Bruco Strong Eagle Eastwood, 32, would unplug the refrigerator and not eat macaroni and cheese because they were too loud, War Eagle Eastwood said. Though the younger Eastwood was struggling with bills and getting his high school equivalency degree, his father said he couldn’t pinpoint anything that would lead his son to open fire Tuesday at Deer Creek Middle School.

“It would be nice to find somebody or something to blame it on, but you can’t,” War Eagle Eastwood said Wednesday at his ranch in Hudson, about 55 miles northeast of the school.

“He has problems, but I never thought he’d go to the extent to hurt somebody,” Eastwood said. “You can say you’re sorry, but you can’t replace the fear and hurt he’s put in innocent people. He’s put a hole inside of me.”

Investigators were reviewing Bruco Eastwood’s journals as they tried to figure out why the unemployed ranch hand allegedly showed up at his old school and started firing at students in the parking lot before being tackled by a math teacher.

The teacher, David Benke, was hailed as a hero. And officials said his response was further proof that the Littleton-area community had learned the lessons of Columbine, when law enforcement was criticized for not moving quickly enough in the 1999 incident in which two teenagers killed 12 students and a teacher before killing themselves.

Still, there was growing evidence the Deer Creek Middle School may have missed a chance to head off the attack.

Investigators said Eastwood entered the school earlier in the day, indicated he was a former student and chatted with teachers, apparently without drawing much suspicion.

Later he went outside and opened fire with his father’s bolt-action hunting rifle.

Sheriff’s department spokeswoman Jacki Kelley said Eastwood left the building without being asked to do so. She said a school security officer was not at Deer Creek at the time. The officer also has duties at another school, but it hasn’t been determined where he was when the shootings happened, Kelley said.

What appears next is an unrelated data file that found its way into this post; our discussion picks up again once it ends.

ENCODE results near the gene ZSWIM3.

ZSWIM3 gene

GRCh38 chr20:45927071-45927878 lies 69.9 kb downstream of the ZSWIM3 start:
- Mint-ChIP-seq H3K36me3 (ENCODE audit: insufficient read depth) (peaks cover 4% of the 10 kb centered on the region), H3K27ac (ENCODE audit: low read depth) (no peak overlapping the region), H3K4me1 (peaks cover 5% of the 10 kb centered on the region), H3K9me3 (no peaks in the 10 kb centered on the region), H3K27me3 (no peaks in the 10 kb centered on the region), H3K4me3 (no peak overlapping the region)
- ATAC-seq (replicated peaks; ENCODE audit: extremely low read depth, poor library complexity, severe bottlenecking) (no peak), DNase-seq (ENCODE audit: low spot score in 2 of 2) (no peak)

Jefferson County schools Superintendent Cindy Stevenson said there is a sign-in sheet that requires visitors to state their name and the purpose of their visit. She said school officials did not have access to the sheet because the school was closed as a crime scene.

Eastwood was jailed on $1 million bail on suspicion of attempted murder.

Residents were stunned by the thought of a gunman opening fire at a school less than three miles from Columbine High, the site of the nation’s deadliest high school shooting. Parents rushed to the middle school, many unnerved by the sight of youngsters running for their lives just like on that day in 1999.

“We thought all of that was behind us,” resident Betty Makr said.

Benke, a 57-year-old teacher and father of three, said he heard one shot and saw the gunman squeeze off a second round before he tackled the man and subdued him with another teacher.

Benke said he told the gunman: “Look, bud, I’m 6-5. … You’re not going anywhere, so let’s kind of relax till the sheriff’s people get here.”

Schools in Jefferson County have gone through extensive emergency drills since the Columbine tragedy, and Benke said he always thought about what he would do if a shooting broke out. “I said, ‘I hope that I’m capable of doing something about it,’” he recalled.

At a news conference, Benke choked up when he said it bothered him that he didn’t stop the gunman before he shot the second student.